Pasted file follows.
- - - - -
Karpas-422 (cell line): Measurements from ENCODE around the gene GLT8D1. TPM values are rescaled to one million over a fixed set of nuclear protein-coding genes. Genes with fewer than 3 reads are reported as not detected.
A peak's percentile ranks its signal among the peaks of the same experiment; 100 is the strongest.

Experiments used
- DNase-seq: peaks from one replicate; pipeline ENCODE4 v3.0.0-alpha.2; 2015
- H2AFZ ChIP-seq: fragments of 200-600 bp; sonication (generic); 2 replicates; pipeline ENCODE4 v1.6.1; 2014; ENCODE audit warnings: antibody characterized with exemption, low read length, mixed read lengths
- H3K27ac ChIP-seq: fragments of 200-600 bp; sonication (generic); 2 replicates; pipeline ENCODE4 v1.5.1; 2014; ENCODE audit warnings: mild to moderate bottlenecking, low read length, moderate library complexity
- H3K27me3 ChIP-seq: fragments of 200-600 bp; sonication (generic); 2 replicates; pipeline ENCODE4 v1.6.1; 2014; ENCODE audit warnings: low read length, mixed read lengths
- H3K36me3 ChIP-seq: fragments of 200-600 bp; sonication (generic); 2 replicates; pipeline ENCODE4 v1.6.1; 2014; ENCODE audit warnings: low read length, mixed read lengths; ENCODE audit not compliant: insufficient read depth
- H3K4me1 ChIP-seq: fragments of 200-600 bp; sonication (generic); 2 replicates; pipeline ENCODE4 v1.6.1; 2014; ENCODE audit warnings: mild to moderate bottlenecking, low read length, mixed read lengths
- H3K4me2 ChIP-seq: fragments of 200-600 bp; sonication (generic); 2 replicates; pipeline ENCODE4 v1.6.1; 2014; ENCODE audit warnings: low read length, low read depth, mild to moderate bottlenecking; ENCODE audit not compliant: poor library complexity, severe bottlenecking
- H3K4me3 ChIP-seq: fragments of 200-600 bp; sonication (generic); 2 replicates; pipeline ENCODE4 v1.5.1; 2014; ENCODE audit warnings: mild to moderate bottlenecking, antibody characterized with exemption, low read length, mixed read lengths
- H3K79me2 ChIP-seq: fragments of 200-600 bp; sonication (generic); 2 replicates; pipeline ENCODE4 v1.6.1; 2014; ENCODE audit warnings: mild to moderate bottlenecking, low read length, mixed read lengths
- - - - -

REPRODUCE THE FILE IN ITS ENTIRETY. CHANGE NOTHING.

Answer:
Karpas-422 (cell line): Measurements from ENCODE around the gene GLT8D1. TPM values are rescaled to one million over a fixed set of nuclear protein-coding genes. Genes with fewer than 3 reads are reported as not detected.
A peak's percentile ranks its signal among the peaks of the same experiment; 100 is the strongest.

Experiments used
- DNase-seq: peaks from one replicate; pipeline ENCODE4 v3.0.0-alpha.2; 2015
- H2AFZ ChIP-seq: fragments of 200-600 bp; sonication (generic); 2 replicates; pipeline ENCODE4 v1.6.1; 2014; ENCODE audit warnings: antibody characterized with exemption, low read length, mixed read lengths
- H3K27ac ChIP-seq: fragments of 200-600 bp; sonication (generic); 2 replicates; pipeline ENCODE4 v1.5.1; 2014; ENCODE audit warnings: mild to moderate bottlenecking, low read length, moderate library complexity
- H3K27me3 ChIP-seq: fragments of 200-600 bp; sonication (generic); 2 replicates; pipeline ENCODE4 v1.6.1; 2014; ENCODE audit warnings: low read length, mixed read lengths
- H3K36me3 ChIP-seq: fragments of 200-600 bp; sonication (generic); 2 replicates; pipeline ENCODE4 v1.6.1; 2014; ENCODE audit warnings: low read length, mixed read lengths; ENCODE audit not compliant: insufficient read depth
- H3K4me1 ChIP-seq: fragments of 200-600 bp; sonication (generic); 2 replicates; pipeline ENCODE4 v1.6.1; 2014; ENCODE audit warnings: mild to moderate bottlenecking, low read length, mixed read lengths
- H3K4me2 ChIP-seq: fragments of 200-600 bp; sonication (generic); 2 replicates; pipeline ENCODE4 v1.6.1; 2014; ENCODE audit warnings: low read length, low read depth, mild to moderate bottlenecking; ENCODE audit not compliant: poor library complexity, severe bottlenecking
- H3K4me3 ChIP-seq: fragments of 200-600 bp; sonication (generic); 2 replicates; pipeline ENCODE4 v1.5.1; 2014; ENCODE audit warnings: mild to moderate bottlenecking, antibody characterized with exemption, low read length, mixed read lengths
- H3K79me2 ChIP-seq: fragments of 200-600 bp; sonication (generic); 2 replicates; pipeline ENCODE4 v1.6.1; 2014; ENCODE audit warnings: mild to moderate bottlenecking, low read length, mixed read lengths